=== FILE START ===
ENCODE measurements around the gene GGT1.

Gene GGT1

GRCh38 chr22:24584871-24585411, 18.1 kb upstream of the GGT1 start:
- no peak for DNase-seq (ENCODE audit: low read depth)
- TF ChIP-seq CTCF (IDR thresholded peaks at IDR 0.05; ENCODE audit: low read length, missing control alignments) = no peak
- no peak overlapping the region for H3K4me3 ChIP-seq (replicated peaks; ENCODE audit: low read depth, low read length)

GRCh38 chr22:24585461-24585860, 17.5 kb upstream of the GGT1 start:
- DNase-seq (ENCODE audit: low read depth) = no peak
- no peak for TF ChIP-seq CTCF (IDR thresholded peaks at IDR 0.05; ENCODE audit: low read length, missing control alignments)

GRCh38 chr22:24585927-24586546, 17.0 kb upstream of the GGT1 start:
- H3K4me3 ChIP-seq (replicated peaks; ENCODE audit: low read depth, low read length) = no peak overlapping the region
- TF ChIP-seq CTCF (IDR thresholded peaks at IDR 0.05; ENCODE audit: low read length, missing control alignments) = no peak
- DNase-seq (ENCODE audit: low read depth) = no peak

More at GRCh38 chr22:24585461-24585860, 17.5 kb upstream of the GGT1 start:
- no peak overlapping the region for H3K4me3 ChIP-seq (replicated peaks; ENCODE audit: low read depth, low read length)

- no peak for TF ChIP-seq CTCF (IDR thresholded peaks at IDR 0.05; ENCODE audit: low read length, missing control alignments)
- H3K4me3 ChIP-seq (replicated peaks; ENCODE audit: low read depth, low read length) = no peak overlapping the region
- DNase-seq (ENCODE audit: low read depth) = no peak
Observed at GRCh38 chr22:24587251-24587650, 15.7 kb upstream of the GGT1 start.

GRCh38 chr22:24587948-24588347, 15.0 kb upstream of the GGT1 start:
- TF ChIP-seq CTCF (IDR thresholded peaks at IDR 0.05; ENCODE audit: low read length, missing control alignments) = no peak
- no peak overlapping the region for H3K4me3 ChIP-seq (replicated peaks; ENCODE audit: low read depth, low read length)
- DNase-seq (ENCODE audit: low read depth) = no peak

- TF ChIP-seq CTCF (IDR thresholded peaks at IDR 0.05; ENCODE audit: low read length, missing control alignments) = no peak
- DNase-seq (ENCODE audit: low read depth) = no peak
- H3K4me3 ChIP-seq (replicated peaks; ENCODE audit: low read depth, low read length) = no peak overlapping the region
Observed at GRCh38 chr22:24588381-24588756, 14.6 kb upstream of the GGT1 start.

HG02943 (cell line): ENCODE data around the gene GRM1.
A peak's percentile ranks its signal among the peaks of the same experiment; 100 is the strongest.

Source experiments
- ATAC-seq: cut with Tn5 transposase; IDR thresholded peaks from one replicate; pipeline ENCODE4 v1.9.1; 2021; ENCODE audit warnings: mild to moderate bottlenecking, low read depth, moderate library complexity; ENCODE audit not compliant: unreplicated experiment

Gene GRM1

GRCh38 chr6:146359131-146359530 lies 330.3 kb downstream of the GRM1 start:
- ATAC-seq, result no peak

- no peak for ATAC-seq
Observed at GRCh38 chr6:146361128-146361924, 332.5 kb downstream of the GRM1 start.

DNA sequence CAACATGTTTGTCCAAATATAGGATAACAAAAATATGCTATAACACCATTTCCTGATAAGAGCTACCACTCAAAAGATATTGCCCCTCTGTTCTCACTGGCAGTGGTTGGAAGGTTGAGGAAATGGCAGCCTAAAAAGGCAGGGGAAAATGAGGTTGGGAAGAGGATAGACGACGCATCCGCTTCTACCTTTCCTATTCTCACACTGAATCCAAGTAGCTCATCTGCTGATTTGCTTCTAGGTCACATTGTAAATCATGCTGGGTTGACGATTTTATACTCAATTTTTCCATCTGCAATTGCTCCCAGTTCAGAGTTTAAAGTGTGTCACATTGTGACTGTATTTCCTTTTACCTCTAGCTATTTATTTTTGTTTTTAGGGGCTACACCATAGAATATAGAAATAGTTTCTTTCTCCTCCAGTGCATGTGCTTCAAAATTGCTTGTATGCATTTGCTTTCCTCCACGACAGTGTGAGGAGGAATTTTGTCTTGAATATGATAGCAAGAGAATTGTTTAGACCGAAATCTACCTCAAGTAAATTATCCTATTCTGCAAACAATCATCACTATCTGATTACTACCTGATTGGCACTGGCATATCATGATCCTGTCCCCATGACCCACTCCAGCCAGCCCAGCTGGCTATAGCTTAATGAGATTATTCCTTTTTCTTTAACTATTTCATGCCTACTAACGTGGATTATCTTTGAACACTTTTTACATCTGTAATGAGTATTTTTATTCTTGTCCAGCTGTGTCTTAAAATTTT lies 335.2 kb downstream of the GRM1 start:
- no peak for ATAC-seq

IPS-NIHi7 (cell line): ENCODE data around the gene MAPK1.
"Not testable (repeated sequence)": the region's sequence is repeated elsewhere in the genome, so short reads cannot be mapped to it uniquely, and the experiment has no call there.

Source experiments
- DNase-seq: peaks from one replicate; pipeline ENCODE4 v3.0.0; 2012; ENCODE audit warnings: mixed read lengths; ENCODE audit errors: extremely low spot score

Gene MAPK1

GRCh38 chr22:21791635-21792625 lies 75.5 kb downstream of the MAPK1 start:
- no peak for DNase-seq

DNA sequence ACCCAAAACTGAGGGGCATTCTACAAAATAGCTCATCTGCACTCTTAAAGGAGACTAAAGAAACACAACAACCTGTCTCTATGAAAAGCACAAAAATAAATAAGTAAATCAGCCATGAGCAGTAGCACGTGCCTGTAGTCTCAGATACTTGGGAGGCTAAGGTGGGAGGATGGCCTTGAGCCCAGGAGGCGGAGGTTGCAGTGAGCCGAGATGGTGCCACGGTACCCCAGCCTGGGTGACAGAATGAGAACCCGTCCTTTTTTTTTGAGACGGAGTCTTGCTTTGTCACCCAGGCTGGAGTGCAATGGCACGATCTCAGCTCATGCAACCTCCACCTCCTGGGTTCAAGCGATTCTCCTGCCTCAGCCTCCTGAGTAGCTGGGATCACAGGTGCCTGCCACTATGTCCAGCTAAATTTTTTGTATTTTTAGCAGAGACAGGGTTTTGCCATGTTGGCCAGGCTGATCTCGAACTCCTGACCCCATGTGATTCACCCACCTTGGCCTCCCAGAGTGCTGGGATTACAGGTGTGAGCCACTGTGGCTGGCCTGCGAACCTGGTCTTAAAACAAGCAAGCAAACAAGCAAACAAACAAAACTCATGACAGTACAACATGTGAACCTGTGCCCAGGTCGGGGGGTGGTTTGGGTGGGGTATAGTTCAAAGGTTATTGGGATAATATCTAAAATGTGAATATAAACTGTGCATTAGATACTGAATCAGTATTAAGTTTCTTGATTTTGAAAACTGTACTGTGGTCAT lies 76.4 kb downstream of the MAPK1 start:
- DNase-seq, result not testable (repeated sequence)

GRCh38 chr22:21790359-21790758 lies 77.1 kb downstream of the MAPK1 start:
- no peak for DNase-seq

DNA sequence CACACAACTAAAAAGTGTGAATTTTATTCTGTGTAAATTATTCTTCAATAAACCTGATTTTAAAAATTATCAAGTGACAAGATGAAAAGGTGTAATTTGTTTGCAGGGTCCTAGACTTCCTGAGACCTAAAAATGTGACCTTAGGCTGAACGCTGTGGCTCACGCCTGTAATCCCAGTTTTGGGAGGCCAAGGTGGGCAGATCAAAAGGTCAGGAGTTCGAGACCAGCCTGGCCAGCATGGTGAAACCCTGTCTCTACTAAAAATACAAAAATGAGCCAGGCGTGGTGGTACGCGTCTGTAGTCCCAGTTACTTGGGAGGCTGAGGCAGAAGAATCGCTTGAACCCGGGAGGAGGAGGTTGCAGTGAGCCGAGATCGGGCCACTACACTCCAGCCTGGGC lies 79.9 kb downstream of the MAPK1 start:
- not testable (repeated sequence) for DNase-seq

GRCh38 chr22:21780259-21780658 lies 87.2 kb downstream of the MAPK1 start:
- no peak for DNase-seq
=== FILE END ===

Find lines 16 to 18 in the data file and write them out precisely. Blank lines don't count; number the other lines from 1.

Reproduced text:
- no peak for TF ChIP-seq CTCF (IDR thresholded peaks at IDR 0.05; ENCODE audit: low read length, missing control alignments)
- H3K4me3 ChIP-seq (replicated peaks; ENCODE audit: low read depth, low read length) = no peak overlapping the region
- DNase-seq (ENCODE audit: low read depth) = no peak